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Abstract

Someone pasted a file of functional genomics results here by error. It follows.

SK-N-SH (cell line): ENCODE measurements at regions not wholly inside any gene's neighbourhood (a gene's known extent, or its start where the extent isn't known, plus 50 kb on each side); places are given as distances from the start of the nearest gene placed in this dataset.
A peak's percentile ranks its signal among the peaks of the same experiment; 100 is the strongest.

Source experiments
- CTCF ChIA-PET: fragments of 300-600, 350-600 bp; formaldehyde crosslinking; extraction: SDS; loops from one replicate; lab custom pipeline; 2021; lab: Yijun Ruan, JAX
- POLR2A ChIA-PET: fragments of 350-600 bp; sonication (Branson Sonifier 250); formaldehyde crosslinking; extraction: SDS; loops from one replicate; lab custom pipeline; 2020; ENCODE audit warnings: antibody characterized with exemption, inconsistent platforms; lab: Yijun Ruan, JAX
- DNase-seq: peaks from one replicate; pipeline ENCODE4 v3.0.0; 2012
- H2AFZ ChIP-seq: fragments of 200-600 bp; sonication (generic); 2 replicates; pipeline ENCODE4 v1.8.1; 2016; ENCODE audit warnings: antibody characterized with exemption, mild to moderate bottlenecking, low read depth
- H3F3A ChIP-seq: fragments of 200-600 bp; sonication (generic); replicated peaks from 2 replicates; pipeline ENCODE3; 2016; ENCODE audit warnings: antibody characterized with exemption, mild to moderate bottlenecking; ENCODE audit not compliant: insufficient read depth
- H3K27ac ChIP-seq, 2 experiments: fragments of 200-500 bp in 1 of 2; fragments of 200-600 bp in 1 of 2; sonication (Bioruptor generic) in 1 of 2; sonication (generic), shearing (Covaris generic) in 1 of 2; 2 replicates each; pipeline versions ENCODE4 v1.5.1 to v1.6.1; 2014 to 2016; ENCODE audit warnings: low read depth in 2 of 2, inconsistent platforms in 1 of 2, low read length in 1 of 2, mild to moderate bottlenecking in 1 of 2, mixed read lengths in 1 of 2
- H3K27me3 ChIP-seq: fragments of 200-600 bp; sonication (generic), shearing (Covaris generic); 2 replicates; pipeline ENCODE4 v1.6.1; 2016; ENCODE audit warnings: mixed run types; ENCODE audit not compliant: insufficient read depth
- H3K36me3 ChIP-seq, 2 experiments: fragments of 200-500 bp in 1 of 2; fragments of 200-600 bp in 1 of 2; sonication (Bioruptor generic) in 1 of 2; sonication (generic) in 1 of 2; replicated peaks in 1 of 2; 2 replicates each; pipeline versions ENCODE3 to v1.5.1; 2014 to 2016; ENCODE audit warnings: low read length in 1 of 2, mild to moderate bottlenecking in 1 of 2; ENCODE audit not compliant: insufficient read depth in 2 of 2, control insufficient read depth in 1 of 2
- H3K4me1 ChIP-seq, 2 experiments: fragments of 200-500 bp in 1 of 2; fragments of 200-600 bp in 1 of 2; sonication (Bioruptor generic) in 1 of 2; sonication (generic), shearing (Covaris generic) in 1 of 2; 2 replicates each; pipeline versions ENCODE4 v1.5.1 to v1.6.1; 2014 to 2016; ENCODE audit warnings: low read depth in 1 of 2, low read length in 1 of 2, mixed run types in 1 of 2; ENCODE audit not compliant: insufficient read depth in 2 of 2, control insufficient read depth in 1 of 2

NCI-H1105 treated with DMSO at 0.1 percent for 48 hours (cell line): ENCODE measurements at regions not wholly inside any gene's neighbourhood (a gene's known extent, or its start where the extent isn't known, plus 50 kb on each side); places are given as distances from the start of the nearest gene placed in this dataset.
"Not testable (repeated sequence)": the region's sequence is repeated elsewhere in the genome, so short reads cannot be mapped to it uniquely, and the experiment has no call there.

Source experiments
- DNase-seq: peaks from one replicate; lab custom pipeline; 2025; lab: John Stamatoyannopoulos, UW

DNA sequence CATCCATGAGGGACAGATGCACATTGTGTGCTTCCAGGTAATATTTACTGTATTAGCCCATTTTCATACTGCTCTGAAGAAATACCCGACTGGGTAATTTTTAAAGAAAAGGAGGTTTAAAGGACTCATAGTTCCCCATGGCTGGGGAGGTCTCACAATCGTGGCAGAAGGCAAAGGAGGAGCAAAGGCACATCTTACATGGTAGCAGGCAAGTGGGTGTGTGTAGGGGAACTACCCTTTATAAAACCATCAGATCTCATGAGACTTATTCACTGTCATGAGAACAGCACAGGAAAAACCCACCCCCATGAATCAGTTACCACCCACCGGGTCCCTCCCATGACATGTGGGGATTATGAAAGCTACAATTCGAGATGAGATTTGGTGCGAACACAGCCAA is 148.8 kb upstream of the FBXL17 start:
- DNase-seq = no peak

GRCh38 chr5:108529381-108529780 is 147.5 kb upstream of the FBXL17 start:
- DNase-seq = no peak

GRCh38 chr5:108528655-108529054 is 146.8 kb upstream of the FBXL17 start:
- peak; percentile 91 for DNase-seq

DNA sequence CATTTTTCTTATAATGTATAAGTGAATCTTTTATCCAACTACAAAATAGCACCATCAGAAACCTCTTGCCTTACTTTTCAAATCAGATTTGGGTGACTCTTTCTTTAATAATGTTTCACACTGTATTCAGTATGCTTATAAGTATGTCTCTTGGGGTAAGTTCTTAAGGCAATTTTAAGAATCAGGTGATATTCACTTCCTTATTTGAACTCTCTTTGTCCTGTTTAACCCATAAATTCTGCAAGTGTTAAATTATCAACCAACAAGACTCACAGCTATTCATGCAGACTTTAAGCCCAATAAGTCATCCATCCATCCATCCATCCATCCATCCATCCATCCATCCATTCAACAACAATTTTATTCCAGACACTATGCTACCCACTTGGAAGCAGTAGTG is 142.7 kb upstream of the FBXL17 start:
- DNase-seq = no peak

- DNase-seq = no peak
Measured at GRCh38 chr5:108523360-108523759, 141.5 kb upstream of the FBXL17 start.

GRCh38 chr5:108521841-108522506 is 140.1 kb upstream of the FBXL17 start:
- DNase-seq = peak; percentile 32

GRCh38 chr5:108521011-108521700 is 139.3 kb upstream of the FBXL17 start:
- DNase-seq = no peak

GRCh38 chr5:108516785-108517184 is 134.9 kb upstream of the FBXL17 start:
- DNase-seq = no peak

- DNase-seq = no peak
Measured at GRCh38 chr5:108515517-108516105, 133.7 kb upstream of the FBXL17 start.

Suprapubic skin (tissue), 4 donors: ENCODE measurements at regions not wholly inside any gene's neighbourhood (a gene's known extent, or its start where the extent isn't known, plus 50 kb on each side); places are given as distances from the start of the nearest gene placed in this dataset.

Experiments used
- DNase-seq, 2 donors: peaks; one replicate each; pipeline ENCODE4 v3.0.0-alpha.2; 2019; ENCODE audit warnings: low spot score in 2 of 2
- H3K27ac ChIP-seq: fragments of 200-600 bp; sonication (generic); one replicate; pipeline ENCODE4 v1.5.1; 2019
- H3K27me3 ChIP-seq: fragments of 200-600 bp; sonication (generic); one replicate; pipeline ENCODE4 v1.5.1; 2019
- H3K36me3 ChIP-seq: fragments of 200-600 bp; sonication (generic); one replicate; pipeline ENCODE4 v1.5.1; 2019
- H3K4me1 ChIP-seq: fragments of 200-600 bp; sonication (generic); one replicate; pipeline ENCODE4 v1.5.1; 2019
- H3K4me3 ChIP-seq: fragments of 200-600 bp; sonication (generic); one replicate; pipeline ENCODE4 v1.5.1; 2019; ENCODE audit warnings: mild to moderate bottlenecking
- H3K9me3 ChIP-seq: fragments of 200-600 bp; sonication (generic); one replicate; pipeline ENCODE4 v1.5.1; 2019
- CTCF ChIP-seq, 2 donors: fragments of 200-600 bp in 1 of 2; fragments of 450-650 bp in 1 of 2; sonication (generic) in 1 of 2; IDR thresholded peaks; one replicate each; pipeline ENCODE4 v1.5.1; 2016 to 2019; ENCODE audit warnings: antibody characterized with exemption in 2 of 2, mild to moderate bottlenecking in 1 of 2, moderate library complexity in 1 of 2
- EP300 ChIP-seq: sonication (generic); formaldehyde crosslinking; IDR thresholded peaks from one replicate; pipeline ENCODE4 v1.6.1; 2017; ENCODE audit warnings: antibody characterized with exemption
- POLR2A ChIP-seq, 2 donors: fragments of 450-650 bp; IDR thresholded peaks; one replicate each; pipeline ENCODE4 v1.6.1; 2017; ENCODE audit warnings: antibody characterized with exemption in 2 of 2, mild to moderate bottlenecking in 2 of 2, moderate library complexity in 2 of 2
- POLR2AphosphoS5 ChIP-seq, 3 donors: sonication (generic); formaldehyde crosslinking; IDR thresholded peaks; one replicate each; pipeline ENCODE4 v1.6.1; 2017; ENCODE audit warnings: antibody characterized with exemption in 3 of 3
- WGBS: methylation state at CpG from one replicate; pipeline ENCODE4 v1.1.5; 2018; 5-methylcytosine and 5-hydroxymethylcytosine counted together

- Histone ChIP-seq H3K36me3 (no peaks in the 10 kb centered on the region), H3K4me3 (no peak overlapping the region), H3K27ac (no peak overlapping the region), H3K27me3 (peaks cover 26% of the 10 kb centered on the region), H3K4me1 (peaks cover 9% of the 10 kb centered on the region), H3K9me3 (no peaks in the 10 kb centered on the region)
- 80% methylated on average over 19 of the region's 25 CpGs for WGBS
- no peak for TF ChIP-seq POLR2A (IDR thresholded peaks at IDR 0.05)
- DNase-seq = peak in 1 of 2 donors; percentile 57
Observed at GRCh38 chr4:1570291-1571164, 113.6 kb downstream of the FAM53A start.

Since its reopening to foreign trade in the late 1990s, China has been the poster child of intellectual property piracy and counterfeiting. Virtually every year, the Office of the United States Trade Representative (USTR) lists China on its watch list or priority watch list. The country’s piracy and counterfeiting problems have also been frequently mentioned in connection with international intellectual property enforcement initiatives, such as the highly controversial Anti-Counterfeiting Trade Agreement (ACTA) and the equally problematic domestic legislative proposals for heightened copyright enforcement. In a recent report, the International Trade Commission estimated that “firms in the U.S. [intellectual property]–intensive economy that conducted business in China in 2009 reported losses of approximately $48.2 billion in sales, royalties, or license fees due to [intellectual property rights] infringement in China.”

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